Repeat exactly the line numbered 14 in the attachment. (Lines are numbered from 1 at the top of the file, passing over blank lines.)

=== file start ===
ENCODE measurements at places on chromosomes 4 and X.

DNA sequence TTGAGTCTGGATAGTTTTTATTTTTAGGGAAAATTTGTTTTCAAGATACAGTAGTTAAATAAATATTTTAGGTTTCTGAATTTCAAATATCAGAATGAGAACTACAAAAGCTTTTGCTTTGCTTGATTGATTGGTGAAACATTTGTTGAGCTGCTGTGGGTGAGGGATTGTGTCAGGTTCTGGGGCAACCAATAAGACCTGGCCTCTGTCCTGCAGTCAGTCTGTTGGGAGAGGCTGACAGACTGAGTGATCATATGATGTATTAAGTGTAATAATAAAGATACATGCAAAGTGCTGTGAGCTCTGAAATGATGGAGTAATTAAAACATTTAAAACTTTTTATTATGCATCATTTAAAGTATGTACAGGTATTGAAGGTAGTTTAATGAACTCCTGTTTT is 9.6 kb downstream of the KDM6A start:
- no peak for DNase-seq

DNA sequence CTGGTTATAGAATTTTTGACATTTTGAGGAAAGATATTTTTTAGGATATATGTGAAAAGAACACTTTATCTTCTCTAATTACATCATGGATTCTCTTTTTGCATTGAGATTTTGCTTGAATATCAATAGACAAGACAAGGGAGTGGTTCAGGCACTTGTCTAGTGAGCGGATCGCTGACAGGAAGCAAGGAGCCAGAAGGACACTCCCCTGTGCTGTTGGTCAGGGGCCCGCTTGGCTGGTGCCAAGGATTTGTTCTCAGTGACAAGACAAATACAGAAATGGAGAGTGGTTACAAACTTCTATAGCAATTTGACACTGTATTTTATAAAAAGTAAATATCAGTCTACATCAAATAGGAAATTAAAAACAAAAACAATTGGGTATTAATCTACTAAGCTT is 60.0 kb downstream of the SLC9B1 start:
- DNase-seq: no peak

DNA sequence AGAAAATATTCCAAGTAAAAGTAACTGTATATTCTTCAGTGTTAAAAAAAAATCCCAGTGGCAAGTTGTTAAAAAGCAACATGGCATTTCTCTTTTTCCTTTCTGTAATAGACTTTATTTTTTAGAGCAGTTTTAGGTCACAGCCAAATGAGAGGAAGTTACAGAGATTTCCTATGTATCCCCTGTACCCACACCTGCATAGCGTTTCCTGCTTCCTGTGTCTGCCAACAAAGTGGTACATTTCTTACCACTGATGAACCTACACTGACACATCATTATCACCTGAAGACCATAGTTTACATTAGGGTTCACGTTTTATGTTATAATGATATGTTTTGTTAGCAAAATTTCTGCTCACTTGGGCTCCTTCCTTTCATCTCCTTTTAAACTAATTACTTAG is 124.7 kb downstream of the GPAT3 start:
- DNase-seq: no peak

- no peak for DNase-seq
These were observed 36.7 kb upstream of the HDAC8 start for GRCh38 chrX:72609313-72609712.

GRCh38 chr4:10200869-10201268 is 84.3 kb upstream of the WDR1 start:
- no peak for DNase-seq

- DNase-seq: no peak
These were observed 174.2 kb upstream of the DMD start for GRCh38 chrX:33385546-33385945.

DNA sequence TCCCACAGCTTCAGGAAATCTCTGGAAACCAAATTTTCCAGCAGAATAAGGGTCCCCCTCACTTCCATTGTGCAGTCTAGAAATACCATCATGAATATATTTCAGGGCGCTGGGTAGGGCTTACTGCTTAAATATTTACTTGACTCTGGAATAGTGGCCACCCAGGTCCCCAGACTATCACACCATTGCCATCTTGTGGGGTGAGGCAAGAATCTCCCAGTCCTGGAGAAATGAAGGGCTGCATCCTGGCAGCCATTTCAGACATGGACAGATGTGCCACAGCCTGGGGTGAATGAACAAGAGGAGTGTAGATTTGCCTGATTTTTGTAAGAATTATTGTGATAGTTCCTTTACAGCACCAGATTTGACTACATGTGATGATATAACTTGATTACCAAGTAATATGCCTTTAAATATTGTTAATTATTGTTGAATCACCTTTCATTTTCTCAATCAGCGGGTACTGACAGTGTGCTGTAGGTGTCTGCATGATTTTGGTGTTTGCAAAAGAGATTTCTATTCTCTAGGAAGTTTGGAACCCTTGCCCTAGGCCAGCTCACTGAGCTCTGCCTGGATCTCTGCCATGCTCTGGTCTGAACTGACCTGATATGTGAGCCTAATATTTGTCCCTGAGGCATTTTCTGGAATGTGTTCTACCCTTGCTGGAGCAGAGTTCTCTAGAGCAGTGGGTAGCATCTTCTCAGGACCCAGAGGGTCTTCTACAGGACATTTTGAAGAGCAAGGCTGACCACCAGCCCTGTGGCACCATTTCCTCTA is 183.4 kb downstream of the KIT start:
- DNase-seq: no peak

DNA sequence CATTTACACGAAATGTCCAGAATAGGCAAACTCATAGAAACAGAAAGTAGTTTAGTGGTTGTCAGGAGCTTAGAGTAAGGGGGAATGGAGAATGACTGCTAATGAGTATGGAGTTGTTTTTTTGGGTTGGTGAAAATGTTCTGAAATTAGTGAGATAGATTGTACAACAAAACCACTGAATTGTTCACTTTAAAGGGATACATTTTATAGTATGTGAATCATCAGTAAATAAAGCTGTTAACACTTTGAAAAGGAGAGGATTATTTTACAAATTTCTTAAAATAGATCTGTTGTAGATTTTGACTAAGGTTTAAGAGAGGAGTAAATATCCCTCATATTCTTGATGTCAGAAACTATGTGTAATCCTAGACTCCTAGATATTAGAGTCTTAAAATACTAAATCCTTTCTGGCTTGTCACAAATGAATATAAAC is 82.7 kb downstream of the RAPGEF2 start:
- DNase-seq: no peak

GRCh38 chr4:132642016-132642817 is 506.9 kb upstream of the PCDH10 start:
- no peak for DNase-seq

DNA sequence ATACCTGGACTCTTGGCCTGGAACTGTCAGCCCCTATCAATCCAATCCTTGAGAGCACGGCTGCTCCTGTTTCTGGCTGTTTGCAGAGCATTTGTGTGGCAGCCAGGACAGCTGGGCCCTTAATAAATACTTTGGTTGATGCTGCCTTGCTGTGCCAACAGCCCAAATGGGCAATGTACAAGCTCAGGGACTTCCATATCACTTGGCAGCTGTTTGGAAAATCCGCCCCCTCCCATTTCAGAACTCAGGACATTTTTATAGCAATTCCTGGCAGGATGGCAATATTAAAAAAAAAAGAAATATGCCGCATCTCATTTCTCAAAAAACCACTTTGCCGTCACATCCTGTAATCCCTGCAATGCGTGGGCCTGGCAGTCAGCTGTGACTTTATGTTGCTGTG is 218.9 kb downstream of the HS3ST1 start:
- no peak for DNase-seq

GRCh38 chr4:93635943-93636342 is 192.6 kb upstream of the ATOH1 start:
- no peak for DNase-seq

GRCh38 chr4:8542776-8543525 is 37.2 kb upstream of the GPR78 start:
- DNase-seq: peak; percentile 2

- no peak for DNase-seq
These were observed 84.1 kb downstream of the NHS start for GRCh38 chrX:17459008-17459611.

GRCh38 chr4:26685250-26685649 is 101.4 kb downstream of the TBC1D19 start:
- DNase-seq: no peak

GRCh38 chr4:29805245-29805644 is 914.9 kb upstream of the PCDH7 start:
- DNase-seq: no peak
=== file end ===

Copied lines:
DNA sequence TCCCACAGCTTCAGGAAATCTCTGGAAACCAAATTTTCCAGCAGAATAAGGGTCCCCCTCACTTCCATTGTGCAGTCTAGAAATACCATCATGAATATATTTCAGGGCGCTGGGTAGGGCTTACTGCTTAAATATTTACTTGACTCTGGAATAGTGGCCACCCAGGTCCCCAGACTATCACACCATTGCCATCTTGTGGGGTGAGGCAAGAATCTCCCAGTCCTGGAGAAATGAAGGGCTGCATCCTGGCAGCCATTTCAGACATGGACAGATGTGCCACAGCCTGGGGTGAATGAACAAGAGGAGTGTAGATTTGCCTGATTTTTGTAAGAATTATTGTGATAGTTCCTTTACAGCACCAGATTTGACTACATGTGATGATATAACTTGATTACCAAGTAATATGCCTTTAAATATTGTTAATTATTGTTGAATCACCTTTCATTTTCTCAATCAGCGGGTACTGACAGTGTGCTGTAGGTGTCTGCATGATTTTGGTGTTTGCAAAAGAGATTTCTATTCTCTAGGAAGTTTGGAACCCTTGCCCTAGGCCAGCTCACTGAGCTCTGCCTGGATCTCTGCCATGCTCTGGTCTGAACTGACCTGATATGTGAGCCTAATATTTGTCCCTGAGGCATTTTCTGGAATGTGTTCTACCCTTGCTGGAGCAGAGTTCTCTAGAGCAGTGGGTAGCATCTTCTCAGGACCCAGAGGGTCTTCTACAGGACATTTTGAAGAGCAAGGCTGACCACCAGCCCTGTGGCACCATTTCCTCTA is 183.4 kb downstream of the KIT start: